What can you expect from EduEval in 2016?

EduEval has evolved over the years since its inception in 2010. We have enjoyed working closely with governments, private school operators, NGOs and corporate partners to help support evidence-informed decision making in the education sector. We are excited that we have been able to grow in the MENA region. Our growth is a recognition that there is a need for high quality consulting for all stakeholders who want better education for a knowledge-based society.

As we have grown, we do need to make sure that we continue to meet the needs of the community that engages with us. So we have made a few changes and we are working on a few exciting internal projects to share with you.
So what can you expect from us in 2016? 
  1. We will be changing our name from EduEval Educational Consultancy to EduEval! This represents our organic growth as we have built several verticals where we will continue to promote the same level of excellence in evidence-informed decision making on a broader scale.
  2. We are working on a School Choice Guide for parents in Dubai. We have been approached by several parents and concerned stakeholders over the years. Parents who need help in understanding how to make the best decision for their child when it comes to choosing a private school in Dubai. This guide will be available soon – so keep your eyes on us.
  3. We will be publishing more on understanding the practical link between assessment for learning, the role of technology and promoting better teaching and learning. So follow us on twitter and you will notice more activity sharing relevant information about education.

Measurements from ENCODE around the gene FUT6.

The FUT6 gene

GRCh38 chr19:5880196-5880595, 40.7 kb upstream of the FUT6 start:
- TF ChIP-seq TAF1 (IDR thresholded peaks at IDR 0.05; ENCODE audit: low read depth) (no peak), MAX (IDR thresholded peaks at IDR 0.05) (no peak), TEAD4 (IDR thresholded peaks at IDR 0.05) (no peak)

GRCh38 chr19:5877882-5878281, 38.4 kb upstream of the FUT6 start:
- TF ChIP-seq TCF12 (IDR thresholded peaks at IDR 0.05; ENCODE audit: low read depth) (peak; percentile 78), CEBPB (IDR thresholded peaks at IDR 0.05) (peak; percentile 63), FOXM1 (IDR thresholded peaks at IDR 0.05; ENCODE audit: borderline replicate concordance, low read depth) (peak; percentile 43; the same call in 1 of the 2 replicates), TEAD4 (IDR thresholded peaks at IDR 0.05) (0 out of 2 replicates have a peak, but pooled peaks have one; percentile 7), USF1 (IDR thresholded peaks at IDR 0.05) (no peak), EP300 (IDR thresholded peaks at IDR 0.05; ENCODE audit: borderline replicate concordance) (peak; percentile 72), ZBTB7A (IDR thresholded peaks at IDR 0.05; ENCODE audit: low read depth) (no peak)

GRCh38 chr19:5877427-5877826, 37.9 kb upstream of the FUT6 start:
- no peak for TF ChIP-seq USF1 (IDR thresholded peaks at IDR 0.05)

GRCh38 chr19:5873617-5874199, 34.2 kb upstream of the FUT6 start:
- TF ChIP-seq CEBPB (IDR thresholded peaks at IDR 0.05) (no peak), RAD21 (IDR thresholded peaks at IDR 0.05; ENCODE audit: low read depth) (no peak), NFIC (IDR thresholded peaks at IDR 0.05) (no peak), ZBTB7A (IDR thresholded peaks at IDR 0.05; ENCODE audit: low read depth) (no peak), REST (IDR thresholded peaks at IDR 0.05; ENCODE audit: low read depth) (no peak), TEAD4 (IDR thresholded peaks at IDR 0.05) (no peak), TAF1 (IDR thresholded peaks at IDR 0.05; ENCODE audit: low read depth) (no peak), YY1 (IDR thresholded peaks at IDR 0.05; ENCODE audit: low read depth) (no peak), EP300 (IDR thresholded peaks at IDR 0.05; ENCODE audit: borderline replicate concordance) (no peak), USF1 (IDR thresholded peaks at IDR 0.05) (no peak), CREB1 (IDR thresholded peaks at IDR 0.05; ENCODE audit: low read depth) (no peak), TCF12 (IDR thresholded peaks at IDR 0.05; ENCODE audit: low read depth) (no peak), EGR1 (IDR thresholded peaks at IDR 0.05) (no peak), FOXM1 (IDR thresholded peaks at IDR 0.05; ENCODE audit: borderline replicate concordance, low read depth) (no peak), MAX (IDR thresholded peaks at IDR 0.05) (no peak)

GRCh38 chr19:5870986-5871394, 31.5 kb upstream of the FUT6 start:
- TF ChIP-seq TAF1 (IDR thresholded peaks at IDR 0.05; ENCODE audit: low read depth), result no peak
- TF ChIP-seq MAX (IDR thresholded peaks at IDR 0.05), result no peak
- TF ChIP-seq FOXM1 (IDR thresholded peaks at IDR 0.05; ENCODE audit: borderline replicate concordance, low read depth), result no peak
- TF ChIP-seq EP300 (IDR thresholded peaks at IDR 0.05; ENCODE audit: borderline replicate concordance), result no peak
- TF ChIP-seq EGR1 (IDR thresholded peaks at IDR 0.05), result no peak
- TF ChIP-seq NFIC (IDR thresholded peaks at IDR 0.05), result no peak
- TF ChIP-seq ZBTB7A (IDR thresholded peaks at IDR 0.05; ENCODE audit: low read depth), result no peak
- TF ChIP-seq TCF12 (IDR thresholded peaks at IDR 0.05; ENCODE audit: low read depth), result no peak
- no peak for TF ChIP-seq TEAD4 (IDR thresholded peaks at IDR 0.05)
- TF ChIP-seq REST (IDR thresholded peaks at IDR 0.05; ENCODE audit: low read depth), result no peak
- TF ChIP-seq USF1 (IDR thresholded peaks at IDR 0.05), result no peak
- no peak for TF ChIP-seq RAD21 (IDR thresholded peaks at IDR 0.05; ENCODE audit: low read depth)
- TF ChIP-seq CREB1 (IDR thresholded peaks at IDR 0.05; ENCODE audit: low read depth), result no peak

4. We will be directly engaging with communities to promote our new initiative: Industry Connect. This is a great series of programs that are being developed with corporate partners and schools to promote a greater link between the theoretical learning in schools and real-wold applications.
  5. We will continue our commitment to excellence by relying on assessment, monitoring, evaluation and research to make informed decisions that promote the best practices in education in the MENA region.
Thank you for all of your support over the years of our infancy. We appreciate all of our followers, our partners, our clients. We also appreciate the time from the students, parents, teachers, school leaders, and high level bureaucrats who have given us their trust and engaged with EduEval.
We have received many accolades and statements of gratitude from our stakeholders. Each of these positive reflections have meant a great deal to all of the professionals who have worked tirelessly to ensure a high quality service since we started this company.

From the EduEval family, we wish you a wonderful new year and lets make 2016 one where we can focus on cultivating motivated confident happy young independent 21st century learners.

Happy new year!

Sonia Ben Jaafar, PhD
Managing Director
EduEval Educational Consultancy

Progressive vision in Dubai private schools at What Works 2015

The third What Works event and first in 2015 was held on the 19th of January. Educational professionals from all over Dubai private schools came together to exchange their best practices on teaching, learning and leadership in schools. This series also included the signature workshops dedicated to  professional knowledge sharing for school leaders where a key talking point was the challenge to meet the National Agenda 2021 and Dubai Plan 2021. Schools are being asked to improve student achievement and improve Dubai’s ranking on international tests. Private school leaders are taking this tall order from HH Sheikh Mohammed bin Rashid Al Maktoum very seriously. The message is clear, residents of Dubai should be assured that their kids are in schools that are one of the best in the world!